Posts filed under ‘Carbon_Emissions’

Climate change impacts on birds we love

What will climate change mean for the more than 45 million American birdwatchers? Much more importantly, what will it mean for the birds we most love and enjoy?

In Case You Missed It

With birds finely tuned to their living conditions – landscape, vegetation, weather, food, water – we know that a warming globe will add to the problems they already face.

The Audubon Society’s “Birds and Climate Report” website offers a useful overview. At the site’s core: its maps of changing climate ranges for 588 North American species, over half of them heading for trouble.

Read Climate change impacts on birds we love at Yale Climate Connections.

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June 18, 2018 at 11:00 am Leave a comment

How a warmer Arctic could intensify extreme weather

Is there a link between the vanishing Arctic sea ice and extreme weather?

Some prominent climate researchers think so. That’s because warming temperatures in the Arctic are altering the behavior of the polar jet stream, a high-altitude river of air that drives weather patterns across the globe. As the winds that propel the jet stream weaken, storms, droughts, and extreme heat and cold move over continents at slower rates, meaning bad weather can stick around for longer.

Eli Kintisch reports aboard the Norwegian research vessel Helmer Hanssen about how changing conditions at the top of the world could be impacting weather far away.

Read How a warmer Arctic could intensify extreme weather at Vox, by Eli Kintisch and Mallory Brangan.

April 18, 2018 at 11:03 am Leave a comment

Solving Climate Change — The Opportunity for Business with Katharine Wilkinson

Project Drawdown is the most comprehensive plan ever proposed to reverse global warming and reach the point in time when the concentration of greenhouse gases in the atmosphere begins to decline on a year-to-year basis. Hear from Project Drawdown on how its team of PhDs developed the plan, based on existing solutions and technologies, and how businesses can act on these opportunities now to put carbon back where it belongs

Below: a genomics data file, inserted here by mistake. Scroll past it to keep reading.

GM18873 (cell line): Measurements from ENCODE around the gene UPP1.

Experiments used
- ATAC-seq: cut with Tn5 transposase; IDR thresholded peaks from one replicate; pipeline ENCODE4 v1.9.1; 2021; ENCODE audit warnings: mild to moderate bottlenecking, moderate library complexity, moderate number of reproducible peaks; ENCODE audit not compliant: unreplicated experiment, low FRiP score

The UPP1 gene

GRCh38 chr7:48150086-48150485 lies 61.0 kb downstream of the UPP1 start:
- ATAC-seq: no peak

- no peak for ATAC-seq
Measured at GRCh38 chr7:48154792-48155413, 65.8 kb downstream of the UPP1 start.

April 11, 2018 at 9:46 am Leave a comment

Bank Funding of Fossil Fuels Soars

Banking on Climate Change 2018 is the ninth annual report that ranks bank policies and practices in funding fossil fuel production and extraction, including drilling for oil in tar sands, the Arctic and in deep water. The report examines 36 private banks from the U.S., Canada, Europe, Australia, Japan and China, and breaks down how much funding is going to different fossil fuel subsectors and companies.

This year’s numbers saw an 11 percent jump in funding, from $104 billion in 2016 to $115 billion in 2017, with the tar sands sector holding the biggest responsibility for the increase, along with continued financing in coal. In tar sands alone, bank lending and underwriting to tar sands oil extraction and pipeline projects grew by 111 percent from 2016 to 2017, reaching $98 billion. The three banks that contributed are the Royal Bank of Canada, TD Bank and JPMorgan Chase.

Read Bank Funding of Fossil Fuels Soars by Katherine Wei at Ecowatch.

 

April 2, 2018 at 11:01 am Leave a comment

Ottawa among 13 cities that could see 2 C increase in 2020s: report